How to raise funding from Venture Capitalists (VCs)?
How to think from VC's perspective? What are their priorities?
Like entrepreneurs investors are also running a business and have a responsibility towards their LPs (Limited Partners) whose money they're investing.
Just like an entrepreneur goes out pitching his startup, in most cases investors also raise funds from other LPs (such as university endowments, sovereign wealth funds, rich individuals, family offices and more).
Investors simply charge a fund management fee (usually 2%) and success-fee in the form of carry (usually 20%) from fund's returns.
It's important to understand that their priorities and timelines may not necessarily be aligned with a founder's.
Are you ready for VC funding?
Ok, so you've decided to raise funding ー great!
But that's just the easy part; just because you think you need money doesn't mean someone is waiting on your doorstep with a chequebook ready to sign.
Fundraising is an extremely painful experience for most first-time founders especially when they don't have any insights and network in the industry.
Before you even begin the process, take this assessment to see if you're ready to raise. Taking this assessment now will save you tons of time and agony later on.
If your fundraising assessment score is between:
Score 75-100 ー Highly likely to raise funds
Score 50-75 ー Very challenging to raise funds
Score 25-50 ー Highly unlikely to raise funds
Purpose of this assessment is to merely help you evaluate your readiness based on factors that investors like to review. Of course it's an oversimplified version and there's lot of nuance on a case by case basis. Please use this assessment only for guidance purpose.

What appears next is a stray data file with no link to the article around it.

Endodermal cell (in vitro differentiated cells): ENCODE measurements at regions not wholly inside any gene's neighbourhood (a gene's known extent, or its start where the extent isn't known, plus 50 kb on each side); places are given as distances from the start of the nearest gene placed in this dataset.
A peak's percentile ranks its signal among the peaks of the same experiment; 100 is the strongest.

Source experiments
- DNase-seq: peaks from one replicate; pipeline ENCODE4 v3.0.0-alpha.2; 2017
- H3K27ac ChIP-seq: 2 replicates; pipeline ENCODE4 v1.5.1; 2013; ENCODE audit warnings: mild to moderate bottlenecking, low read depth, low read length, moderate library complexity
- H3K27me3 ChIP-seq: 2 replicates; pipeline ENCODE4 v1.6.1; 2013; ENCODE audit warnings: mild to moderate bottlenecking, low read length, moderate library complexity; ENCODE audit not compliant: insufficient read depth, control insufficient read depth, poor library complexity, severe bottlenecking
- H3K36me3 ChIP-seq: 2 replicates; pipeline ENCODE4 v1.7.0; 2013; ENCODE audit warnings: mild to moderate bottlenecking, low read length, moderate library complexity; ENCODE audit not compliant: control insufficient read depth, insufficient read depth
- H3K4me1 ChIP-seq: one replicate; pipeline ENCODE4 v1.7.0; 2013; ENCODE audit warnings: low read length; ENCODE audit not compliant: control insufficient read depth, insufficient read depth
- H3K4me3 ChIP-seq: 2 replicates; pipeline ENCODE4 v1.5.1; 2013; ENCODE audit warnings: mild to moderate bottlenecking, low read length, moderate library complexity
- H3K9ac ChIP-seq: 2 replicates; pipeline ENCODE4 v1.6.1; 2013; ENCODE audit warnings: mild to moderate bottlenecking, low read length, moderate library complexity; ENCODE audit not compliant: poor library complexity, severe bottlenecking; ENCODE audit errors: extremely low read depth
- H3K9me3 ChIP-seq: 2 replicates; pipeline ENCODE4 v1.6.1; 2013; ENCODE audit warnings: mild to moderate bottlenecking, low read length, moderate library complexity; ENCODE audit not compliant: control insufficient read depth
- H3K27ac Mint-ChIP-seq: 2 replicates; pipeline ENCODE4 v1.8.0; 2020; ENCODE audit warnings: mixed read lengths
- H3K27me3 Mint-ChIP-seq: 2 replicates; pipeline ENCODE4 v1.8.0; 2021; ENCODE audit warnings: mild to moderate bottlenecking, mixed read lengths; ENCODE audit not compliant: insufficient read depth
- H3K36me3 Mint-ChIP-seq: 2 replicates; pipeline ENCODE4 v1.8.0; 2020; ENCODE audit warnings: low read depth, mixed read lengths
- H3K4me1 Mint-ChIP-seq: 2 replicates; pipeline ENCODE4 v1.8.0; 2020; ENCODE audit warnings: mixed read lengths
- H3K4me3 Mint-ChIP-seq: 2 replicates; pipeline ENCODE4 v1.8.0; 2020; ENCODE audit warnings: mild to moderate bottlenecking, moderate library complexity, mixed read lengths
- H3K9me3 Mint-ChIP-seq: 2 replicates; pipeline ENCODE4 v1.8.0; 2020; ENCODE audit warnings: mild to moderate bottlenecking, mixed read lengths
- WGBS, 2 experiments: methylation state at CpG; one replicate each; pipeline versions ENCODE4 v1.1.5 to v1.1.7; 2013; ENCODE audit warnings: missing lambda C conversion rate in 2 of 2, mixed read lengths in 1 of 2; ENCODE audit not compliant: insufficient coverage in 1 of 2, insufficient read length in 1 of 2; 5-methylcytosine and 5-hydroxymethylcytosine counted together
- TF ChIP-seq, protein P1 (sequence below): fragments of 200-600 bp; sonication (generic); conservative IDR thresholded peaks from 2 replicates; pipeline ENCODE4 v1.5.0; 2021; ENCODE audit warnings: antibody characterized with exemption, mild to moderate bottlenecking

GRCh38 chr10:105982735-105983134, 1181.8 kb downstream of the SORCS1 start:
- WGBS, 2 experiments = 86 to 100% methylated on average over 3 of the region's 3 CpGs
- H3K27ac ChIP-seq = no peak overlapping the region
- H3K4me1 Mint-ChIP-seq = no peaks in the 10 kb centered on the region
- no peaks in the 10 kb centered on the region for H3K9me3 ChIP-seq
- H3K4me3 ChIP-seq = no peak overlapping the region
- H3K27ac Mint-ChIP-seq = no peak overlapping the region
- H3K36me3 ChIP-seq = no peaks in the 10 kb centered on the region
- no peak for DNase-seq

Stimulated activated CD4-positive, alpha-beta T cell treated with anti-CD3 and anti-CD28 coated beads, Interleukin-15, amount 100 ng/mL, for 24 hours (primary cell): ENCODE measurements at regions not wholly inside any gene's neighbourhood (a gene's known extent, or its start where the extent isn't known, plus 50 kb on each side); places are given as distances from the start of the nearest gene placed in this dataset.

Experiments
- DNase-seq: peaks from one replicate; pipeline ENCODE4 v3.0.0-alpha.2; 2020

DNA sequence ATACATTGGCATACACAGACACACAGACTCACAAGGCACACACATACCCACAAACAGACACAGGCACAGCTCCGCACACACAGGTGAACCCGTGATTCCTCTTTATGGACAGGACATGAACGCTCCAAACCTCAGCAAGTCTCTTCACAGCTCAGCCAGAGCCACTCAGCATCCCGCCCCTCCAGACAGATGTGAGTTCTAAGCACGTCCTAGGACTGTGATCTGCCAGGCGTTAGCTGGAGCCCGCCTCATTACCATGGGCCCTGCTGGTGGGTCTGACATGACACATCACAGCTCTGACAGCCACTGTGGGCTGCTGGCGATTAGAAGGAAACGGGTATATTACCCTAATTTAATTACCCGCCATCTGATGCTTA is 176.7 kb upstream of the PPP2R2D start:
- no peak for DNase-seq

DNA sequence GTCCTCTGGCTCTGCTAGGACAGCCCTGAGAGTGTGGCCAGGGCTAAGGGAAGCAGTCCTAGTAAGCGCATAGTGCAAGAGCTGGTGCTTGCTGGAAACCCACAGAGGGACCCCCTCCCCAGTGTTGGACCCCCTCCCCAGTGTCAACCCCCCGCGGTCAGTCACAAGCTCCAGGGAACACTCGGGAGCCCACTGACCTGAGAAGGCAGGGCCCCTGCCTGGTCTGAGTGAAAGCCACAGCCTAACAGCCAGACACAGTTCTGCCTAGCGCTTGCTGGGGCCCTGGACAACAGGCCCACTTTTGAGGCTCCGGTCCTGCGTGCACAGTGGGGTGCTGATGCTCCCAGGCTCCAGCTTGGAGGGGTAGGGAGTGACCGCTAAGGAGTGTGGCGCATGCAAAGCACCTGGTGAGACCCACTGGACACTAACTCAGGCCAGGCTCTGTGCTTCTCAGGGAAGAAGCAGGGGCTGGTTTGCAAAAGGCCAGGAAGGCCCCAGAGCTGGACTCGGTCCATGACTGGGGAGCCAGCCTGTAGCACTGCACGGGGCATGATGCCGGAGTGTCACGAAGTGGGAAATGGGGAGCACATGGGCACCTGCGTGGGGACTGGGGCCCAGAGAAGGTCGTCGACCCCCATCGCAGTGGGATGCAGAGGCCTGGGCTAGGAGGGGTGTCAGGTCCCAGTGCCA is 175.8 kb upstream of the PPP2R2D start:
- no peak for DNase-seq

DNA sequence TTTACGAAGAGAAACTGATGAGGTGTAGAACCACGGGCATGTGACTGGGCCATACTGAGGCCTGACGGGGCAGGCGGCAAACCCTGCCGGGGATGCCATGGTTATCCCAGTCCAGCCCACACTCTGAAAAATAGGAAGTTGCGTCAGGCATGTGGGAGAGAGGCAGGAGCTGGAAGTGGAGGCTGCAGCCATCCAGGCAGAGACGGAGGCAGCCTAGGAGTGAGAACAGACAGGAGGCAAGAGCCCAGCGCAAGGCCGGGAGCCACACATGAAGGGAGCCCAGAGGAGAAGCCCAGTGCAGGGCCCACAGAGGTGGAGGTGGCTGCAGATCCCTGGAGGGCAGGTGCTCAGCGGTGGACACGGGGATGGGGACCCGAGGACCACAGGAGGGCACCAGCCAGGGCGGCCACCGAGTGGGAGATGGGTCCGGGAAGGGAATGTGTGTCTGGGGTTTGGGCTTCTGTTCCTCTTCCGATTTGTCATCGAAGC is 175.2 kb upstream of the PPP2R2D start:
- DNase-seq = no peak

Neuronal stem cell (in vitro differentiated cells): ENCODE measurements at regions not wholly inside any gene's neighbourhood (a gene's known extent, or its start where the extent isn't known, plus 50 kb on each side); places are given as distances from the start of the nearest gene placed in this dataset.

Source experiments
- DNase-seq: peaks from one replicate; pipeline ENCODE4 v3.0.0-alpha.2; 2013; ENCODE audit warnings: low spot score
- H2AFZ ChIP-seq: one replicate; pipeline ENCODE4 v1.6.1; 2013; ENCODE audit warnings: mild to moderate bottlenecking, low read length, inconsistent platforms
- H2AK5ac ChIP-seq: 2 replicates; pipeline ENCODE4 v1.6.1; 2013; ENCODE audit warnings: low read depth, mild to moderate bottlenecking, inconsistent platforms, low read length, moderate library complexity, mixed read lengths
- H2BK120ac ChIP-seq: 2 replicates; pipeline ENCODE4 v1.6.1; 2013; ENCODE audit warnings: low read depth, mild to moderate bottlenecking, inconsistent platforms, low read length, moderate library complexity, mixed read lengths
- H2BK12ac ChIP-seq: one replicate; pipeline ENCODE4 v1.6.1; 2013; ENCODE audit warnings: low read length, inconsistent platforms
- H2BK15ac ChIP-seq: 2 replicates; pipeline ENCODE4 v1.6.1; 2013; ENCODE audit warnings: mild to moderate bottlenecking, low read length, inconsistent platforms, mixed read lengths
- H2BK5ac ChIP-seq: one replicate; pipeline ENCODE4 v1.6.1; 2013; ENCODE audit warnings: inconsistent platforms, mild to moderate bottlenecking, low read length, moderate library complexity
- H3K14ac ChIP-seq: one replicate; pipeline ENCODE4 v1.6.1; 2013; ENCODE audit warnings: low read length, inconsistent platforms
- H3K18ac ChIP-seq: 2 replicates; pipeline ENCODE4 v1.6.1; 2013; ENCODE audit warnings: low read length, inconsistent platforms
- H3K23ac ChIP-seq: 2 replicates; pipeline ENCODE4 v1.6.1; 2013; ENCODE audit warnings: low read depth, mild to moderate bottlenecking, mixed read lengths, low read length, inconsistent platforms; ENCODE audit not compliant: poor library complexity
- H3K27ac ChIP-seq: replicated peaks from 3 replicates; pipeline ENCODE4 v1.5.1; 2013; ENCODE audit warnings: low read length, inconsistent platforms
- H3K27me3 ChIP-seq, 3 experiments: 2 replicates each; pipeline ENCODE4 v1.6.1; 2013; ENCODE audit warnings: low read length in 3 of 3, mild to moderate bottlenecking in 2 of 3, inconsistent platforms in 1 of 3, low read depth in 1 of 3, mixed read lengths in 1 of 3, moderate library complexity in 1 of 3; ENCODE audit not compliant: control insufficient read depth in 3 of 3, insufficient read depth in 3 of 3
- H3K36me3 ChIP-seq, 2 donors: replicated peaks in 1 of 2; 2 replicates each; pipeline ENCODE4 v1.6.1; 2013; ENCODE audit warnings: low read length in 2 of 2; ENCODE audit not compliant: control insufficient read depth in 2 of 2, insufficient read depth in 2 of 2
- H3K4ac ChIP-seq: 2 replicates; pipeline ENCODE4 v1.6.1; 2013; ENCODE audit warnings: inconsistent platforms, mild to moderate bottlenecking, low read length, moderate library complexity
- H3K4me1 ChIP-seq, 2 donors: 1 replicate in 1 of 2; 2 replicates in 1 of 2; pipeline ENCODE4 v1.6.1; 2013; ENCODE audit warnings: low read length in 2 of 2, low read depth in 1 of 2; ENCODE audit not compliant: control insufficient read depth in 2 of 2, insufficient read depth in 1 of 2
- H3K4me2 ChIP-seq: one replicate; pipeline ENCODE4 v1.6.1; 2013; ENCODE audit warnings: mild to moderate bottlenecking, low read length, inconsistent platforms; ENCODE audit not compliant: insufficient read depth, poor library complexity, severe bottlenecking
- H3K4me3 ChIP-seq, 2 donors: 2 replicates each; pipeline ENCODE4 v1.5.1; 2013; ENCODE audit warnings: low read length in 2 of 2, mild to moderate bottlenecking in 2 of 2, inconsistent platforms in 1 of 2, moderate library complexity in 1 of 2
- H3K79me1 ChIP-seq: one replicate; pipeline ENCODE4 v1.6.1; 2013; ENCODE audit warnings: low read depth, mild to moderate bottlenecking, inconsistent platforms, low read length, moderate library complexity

What are VCs looking for in entrepreneurs?
Each and every investor is looking to invest in the next unicorn. They all want a pie of the next Facebook or google. But how most investors approach an investment is no secret to anyone. At the end of the day, most investors are looking for key ingredients that in the their view make or break a startup.
Investor assessment score is 55
Score 75-100 ー Highly likely to invest
Score 50-75 ー Very difficult to invest
Score 25-50 ー Highly unlikely to invest
How much should you raise? And how much should you dilute?
Raising too much early on can really mean diluting too much of your company and putting unnecessary pressure on entrepreneurs to justify their success. Raising too little sometimes mean the product won't see the light of the day depending on the nature of the market.
So what's the right amount?
Well, the answer lies in detailed financial planning of your idea. Instead of a made up number, it really should be driven by your planned business initiatives. Granted it may vary as you go along but having a direction can help you stay focused and provide clarity on the resources you need to achieve your goals.
This is usually the dilution % I recommend at various stages.